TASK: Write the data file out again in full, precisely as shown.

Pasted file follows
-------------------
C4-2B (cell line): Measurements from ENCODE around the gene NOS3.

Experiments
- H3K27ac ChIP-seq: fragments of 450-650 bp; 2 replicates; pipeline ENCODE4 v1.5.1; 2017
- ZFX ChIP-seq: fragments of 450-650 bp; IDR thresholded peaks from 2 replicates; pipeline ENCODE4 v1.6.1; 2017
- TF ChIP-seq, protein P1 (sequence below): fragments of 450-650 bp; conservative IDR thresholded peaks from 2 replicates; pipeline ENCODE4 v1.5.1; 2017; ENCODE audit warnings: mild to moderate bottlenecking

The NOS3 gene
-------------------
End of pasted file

C4-2B (cell line): Measurements from ENCODE around the gene NOS3.

Experiments
- H3K27ac ChIP-seq: fragments of 450-650 bp; 2 replicates; pipeline ENCODE4 v1.5.1; 2017
- ZFX ChIP-seq: fragments of 450-650 bp; IDR thresholded peaks from 2 replicates; pipeline ENCODE4 v1.6.1; 2017
- TF ChIP-seq, protein P1 (sequence below): fragments of 450-650 bp; conservative IDR thresholded peaks from 2 replicates; pipeline ENCODE4 v1.5.1; 2017; ENCODE audit warnings: mild to moderate bottlenecking

The NOS3 gene